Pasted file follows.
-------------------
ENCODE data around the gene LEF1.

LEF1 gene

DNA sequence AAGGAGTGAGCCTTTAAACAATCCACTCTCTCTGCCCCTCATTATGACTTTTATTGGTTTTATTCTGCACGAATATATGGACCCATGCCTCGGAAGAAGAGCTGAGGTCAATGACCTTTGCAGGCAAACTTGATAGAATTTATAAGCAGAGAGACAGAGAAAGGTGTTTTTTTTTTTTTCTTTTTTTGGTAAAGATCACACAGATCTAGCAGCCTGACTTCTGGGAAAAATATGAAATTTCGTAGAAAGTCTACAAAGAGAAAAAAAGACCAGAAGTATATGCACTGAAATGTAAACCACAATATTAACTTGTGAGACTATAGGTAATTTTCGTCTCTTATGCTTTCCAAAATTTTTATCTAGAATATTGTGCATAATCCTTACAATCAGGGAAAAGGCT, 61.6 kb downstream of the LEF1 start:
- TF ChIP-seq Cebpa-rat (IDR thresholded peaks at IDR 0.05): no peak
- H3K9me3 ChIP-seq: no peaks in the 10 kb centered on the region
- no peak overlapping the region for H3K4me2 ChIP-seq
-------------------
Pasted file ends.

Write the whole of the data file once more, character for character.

ENCODE data around the gene LEF1.

LEF1 gene

DNA sequence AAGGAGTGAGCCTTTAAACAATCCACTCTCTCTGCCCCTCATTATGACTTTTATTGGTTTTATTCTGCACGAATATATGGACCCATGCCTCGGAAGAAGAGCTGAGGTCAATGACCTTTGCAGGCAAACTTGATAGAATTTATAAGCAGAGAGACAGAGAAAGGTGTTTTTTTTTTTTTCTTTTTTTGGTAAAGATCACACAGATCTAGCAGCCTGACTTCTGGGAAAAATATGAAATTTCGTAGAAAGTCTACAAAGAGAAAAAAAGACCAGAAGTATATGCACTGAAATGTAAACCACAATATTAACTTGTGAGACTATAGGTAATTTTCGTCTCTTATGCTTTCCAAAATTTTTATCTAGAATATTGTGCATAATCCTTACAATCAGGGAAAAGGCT, 61.6 kb downstream of the LEF1 start:
- TF ChIP-seq Cebpa-rat (IDR thresholded peaks at IDR 0.05): no peak
- H3K9me3 ChIP-seq: no peaks in the 10 kb centered on the region
- no peak overlapping the region for H3K4me2 ChIP-seq